“This little light of mine, I’m gonna let it shine.” – from an old African-American spiritual
On Saturday night, Greg Martin’s extended CLL family lit candles in his memory. The idea came from a member of CLL Forum after news of Greg's death had been posted there; it was a grassroots gesture of the heart.
I met Greg at the forum, which has only been around since February. Greg was one of the first and most frequent posters, and he felt at home there. He was able to speak honestly and openly about his anger and frustration as refractory CLL and severe ITP eroded his life. He needed constant platelet infusions and, even then, had platelets in the single digits. He also had severe fatigue. He once railed loudly against CLL being called an “old man’s disease” because, at 47, he already felt like an old man. It was the little things that were often the hardest: One day he wrote, angry that his koi pond had to be torn out because he could no longer take care of it.
Greg also wrote with great strength and wisdom, telling us not to be afraid of the prospect of death, or of his decision to go into hospice. As much as we were all surprised at his passing -- which was, thankfully, gentle -- he had done much to prepare us for it.
Greg had devoted his last energies to preparing his family for that prospect, also. He had been a Marine -- he posted a photo of himself in uniform back in the 1970s -- and in his final months he soldiered on with one purpose in mind: to continue working so that his wife could get a nursing degree, so that she could support herself and their sons. Greg told us he would fall asleep at his desk, was so fatigued that he was afraid to drive to work. But he kept putting one foot in front of the other for his family.
Greg also had his hopes, one of which was to take his family to Disney World. A few weeks ago he managed to do it, no doubt creating some wonderful memories that his sons and wife will always cherish.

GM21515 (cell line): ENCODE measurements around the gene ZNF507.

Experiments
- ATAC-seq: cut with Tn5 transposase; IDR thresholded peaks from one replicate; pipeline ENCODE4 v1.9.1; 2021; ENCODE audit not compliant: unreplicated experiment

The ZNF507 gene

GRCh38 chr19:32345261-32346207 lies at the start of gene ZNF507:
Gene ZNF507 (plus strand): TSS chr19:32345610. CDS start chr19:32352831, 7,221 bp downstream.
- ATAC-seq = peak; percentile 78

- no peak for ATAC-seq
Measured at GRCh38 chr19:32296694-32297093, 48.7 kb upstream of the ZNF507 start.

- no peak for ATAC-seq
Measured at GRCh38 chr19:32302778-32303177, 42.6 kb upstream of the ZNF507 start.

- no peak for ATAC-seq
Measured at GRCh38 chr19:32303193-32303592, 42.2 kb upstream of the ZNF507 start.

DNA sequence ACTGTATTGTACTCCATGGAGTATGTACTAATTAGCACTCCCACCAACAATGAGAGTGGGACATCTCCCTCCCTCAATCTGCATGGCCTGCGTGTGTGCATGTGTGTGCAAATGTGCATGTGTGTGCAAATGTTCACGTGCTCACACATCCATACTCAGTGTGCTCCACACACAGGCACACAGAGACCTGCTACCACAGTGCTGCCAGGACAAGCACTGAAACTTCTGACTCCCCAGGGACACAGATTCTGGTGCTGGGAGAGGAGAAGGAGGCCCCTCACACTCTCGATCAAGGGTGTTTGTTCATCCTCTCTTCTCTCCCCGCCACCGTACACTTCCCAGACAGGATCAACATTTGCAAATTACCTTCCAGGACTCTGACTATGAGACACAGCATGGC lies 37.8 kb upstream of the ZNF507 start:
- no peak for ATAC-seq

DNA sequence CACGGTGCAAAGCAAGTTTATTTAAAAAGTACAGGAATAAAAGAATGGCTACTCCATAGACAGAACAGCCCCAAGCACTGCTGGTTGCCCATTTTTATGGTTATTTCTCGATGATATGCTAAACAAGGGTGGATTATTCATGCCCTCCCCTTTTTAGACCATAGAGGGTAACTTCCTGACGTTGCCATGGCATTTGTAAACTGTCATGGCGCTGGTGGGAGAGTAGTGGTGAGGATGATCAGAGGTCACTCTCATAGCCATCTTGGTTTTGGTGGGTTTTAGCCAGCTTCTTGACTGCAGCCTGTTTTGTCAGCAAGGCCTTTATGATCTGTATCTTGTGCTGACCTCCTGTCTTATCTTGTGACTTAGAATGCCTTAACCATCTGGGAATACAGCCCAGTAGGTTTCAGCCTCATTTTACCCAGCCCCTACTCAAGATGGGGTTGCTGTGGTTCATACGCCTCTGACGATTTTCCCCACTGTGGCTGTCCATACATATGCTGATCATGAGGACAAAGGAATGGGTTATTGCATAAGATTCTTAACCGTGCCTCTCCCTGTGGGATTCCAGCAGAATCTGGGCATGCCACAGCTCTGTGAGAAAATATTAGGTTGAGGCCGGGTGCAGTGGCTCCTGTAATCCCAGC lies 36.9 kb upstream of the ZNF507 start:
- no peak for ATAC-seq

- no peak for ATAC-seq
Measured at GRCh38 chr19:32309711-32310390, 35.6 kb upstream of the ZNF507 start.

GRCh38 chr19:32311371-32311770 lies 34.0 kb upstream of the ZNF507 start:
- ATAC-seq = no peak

Sometimes Greg would discuss the details of his disease and the limited options for treating it. He once told me that not everyone with CLL is rich, not everyone can just take off from work and go see all the best specialists. His story is a reminder that there are more important things to some CLL patients than their own conditions, and that for many of us, circumstances can limit our choices.
Greg’s spelling wasn’t great, but he could speak with great eloquence. He was angry sometimes, but he was seldom fearful. Bravely, he prepared us for what lay ahead:
”There is another life after this one this I know with all my heart,” he wrote. “I'll be back after this and may be then will meet again. I've been here before. I found my soul mate this time with Polly. I hope in my next life I'll find her again. When you believe like I do, death is a natural thing and not to be feared. To me there is no heaven or hell, but there is a new beginning, a new journey to go on. In away it's kind of exciting, I only wish I could bring some of my knowledge with me from this life, may-be we do. Genetic knowledge, some animals have it, they call it instinct. Our children are getting smarter so may-be we do bring some back with us. I wish I knew.”
Yet, even as he prepared for the next journey, Greg, like all of us, did not want to be done with this one.
His last post, the day before he died, was under the topic “1001 Things To Do Before You Die”:
“See my grand kids,” he wrote, “watch my sons grow old, see how it feels to be 100, see next christmas.”
As Greg said many times, I will say now: I am so angry at this disease. It is the robber of dreams, and of good men and women.
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